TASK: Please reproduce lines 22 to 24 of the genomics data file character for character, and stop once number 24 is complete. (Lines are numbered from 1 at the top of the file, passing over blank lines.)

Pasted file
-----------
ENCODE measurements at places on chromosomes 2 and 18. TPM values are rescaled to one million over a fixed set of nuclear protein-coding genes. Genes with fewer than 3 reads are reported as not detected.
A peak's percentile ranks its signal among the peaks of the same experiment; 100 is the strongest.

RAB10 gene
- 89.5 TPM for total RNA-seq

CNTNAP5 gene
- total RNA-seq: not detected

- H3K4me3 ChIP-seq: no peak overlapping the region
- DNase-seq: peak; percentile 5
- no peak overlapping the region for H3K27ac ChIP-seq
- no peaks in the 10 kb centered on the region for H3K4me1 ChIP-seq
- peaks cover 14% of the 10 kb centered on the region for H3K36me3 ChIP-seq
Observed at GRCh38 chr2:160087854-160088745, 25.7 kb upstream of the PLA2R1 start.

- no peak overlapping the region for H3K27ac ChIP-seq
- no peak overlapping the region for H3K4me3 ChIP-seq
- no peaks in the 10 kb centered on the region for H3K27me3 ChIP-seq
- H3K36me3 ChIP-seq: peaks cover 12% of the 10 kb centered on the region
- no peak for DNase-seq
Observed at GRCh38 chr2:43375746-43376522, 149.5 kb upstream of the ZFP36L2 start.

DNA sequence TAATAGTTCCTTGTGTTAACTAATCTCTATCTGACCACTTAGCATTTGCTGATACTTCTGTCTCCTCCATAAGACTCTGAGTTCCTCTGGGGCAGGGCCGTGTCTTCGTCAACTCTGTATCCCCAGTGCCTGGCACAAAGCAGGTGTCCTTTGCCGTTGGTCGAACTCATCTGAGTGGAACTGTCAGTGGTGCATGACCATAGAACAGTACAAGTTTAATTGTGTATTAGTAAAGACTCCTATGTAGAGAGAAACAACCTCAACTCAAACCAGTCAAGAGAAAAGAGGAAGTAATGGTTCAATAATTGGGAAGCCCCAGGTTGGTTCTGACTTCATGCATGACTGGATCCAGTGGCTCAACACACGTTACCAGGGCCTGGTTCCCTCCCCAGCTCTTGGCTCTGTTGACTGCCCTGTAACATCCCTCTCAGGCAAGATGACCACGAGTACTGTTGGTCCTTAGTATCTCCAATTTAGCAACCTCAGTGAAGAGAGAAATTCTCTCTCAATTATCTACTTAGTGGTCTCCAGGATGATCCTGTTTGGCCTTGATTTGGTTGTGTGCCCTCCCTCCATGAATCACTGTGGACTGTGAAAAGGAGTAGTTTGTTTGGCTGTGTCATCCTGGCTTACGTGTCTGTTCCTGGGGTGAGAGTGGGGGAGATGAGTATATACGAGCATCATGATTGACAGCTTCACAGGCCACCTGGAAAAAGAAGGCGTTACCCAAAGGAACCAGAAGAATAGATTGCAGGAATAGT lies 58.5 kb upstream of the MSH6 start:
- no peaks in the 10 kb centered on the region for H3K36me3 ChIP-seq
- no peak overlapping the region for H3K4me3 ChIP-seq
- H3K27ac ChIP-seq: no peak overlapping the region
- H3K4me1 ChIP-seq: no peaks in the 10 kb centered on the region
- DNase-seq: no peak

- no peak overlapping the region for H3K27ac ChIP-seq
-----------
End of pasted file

- H3K27ac ChIP-seq: no peak overlapping the region
- H3K4me1 ChIP-seq: no peaks in the 10 kb centered on the region
- DNase-seq: no peak